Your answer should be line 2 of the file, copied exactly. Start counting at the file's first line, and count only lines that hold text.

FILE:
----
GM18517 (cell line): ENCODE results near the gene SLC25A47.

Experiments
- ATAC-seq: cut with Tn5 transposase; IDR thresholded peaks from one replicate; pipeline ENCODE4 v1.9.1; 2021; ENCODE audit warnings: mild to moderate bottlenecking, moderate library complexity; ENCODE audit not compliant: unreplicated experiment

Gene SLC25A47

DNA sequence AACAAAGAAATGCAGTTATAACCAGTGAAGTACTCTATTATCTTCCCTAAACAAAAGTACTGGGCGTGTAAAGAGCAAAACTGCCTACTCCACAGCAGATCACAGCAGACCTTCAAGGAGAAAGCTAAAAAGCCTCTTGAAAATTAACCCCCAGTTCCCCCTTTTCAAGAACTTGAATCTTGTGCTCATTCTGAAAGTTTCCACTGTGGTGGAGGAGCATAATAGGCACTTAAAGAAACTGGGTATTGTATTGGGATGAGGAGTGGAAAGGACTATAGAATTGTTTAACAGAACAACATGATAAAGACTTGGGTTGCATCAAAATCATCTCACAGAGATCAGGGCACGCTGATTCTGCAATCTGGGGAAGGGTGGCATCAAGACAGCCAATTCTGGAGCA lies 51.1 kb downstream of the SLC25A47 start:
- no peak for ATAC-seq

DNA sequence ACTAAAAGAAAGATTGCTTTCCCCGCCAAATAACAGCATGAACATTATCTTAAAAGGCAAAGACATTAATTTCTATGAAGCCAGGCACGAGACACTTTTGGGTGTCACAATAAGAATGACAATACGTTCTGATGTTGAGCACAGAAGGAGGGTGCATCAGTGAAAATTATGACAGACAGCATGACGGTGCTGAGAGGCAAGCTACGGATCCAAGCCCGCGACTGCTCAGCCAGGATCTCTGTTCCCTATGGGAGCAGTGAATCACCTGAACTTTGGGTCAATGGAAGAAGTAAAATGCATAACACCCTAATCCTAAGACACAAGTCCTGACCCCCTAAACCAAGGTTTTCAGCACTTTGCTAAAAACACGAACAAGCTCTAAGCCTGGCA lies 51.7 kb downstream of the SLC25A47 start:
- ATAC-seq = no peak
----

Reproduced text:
Experiments